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Getting paid on an auto diminished value claim

Vic’s auto diminished value claim has been concluded – mostly. If you’ve been following these posts you know that we’ve been working on a small auto accident property damage claim that we won in court, and the insurance company lost and then appealed. They missed some deadlines, and made other mistakes, so we filed papers in court to strike the appeal. The insurance company tried 4 times to get the appeal reinstated, and each time violated local court rules so the judge never made a ruling. He just filed an order that the reinstatement would not be considered until the insurance company followed the correct procedure. Finally, this week, we got an order that the reinstatement was denied. Then next day, the insurance company called to ask where to send the check for the full amount of the auto property damage, plus court costs from the small claims court. Furthermore, we incurred some costs during the appeal, and the insurance company has not indicated whether they will pay the additional costs.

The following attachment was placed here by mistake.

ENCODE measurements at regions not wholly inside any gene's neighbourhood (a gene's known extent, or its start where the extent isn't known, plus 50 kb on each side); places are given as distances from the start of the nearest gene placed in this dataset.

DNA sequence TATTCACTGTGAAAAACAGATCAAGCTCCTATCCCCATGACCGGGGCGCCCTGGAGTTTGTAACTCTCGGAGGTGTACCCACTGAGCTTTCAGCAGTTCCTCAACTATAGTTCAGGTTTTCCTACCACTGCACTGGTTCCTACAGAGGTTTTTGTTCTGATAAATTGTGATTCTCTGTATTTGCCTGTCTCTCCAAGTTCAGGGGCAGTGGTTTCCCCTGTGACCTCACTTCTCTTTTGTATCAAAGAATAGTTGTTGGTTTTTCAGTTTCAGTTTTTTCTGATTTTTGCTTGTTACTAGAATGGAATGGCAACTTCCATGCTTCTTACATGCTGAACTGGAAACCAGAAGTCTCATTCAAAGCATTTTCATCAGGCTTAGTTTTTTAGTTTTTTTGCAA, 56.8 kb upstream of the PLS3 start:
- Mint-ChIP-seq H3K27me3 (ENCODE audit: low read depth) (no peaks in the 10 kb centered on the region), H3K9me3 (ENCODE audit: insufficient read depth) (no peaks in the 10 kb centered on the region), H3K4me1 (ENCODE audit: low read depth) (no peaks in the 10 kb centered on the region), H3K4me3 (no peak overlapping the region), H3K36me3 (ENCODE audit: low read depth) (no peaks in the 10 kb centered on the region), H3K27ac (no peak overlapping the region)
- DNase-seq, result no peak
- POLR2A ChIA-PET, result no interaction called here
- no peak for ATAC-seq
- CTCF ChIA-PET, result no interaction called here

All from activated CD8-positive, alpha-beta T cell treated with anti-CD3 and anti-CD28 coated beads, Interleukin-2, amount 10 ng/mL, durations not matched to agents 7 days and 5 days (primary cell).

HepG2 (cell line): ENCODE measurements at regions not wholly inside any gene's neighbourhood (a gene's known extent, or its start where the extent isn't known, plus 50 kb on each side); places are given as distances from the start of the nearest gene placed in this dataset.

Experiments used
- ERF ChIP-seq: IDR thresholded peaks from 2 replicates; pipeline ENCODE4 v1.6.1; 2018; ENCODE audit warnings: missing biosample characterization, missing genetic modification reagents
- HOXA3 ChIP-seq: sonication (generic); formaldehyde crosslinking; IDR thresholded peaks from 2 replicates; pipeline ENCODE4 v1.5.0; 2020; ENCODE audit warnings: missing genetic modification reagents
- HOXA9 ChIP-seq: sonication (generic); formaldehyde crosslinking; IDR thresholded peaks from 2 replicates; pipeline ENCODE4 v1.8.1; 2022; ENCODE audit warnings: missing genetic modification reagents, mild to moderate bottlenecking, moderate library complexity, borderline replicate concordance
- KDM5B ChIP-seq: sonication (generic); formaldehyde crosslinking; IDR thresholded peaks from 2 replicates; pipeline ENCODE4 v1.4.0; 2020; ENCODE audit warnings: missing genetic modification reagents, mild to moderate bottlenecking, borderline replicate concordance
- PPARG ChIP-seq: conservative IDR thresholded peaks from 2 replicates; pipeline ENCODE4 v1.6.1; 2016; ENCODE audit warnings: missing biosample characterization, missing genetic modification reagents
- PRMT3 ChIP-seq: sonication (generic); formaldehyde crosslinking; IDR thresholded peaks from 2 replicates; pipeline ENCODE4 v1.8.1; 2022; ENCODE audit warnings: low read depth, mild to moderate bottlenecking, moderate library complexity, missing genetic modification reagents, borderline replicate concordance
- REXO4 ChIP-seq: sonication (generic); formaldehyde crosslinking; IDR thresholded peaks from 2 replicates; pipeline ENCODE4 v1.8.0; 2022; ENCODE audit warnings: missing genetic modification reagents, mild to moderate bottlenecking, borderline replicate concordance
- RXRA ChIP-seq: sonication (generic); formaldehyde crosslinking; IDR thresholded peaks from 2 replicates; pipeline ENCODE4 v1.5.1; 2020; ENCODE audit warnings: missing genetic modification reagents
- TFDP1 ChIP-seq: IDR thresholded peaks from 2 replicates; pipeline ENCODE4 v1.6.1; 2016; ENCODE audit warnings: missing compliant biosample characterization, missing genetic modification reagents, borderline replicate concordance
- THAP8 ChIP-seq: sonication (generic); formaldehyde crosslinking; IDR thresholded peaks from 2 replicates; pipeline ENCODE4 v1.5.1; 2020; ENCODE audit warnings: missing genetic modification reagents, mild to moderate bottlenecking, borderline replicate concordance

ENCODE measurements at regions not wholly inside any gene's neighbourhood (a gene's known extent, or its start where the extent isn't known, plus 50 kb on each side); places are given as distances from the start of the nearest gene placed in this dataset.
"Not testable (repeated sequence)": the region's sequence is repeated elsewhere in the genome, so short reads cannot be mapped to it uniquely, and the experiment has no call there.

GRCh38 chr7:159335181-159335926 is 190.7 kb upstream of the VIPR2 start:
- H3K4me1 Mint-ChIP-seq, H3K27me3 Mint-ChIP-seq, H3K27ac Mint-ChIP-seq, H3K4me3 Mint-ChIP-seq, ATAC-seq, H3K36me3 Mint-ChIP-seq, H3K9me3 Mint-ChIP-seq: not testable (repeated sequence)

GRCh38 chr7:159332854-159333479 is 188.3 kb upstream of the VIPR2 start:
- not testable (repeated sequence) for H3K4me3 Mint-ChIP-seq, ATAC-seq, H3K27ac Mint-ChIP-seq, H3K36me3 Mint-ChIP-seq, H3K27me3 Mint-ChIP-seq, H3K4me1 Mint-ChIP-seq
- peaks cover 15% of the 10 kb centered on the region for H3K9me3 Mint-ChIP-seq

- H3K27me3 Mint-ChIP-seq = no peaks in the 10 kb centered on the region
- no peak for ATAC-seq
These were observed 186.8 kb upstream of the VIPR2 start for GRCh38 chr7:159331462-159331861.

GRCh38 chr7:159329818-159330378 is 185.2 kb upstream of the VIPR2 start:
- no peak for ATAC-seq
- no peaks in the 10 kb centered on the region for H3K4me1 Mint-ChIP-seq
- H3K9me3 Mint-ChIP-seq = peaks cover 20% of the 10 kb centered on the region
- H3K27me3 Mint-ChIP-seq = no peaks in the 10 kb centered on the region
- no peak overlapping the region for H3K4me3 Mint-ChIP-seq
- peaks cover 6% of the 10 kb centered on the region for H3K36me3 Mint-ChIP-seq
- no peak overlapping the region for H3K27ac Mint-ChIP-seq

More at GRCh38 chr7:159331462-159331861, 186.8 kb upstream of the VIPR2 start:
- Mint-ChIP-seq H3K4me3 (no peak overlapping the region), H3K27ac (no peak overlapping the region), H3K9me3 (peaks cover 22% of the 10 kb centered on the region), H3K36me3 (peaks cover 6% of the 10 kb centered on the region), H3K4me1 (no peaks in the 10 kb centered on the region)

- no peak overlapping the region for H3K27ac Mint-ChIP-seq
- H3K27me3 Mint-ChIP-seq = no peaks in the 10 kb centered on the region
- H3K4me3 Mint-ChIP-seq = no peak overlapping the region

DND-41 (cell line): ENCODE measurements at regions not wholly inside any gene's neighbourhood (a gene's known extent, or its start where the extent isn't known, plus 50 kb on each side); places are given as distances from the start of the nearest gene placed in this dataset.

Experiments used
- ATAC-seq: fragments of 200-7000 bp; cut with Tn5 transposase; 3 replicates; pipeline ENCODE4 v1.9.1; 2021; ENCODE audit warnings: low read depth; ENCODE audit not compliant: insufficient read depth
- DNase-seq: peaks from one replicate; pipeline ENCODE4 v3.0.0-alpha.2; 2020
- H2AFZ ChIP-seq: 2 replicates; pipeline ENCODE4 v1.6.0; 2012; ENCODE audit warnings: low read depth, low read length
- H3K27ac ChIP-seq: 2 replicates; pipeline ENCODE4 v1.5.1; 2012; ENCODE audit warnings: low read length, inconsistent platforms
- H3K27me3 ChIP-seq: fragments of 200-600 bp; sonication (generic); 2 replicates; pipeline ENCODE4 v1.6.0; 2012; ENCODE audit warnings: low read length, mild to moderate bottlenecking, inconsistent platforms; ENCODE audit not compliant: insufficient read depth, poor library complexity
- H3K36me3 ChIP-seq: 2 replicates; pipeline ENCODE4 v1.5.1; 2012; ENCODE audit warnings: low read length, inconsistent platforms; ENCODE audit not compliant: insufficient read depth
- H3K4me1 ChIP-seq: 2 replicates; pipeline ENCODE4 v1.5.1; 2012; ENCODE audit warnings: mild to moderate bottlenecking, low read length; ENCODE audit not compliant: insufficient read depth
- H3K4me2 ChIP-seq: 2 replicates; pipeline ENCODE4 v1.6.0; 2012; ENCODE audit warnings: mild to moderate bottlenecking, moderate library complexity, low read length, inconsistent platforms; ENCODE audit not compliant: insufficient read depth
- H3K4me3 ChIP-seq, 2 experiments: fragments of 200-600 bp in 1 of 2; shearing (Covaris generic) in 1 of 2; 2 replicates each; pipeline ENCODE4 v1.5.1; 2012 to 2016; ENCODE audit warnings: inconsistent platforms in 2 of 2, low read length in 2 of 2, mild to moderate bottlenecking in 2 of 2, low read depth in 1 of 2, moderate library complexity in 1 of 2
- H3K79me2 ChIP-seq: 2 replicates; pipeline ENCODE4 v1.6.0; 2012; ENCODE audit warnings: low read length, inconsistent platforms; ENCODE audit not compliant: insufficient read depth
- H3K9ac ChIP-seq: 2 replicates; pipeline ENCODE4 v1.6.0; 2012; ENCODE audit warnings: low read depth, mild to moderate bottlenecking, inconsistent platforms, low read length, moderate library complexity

This claim originally started in the summer of 2011, and here it is April of 2012 and the payment is not here yet. Diminution of value claims like this are not always for the do it yourself claimant.

Another example is the case I first wrote about on 3/31/12. The client has a car accident property damage claim for $10,000.00 and the insurance agent for the at-fault driver has offered roughly 10% as a settlement. We rejected it and sent the claims adjuster the written car damage estimates, the actual trade in documents from the damaged vehicle, and the Pennsylvania diminished value law that is in our favor. The adjuster again sent forms for us to sign to accept the low ball offer. Then, the adjuster sent a letter stating that they would send a breakdown of their offer. This is not uncommon. Insurance companies are in business to make money, and they do that by paying as little as possible to victims. The next step will be to try to talk to the claims manager or supervisor to persuade them they’re going to lose this one.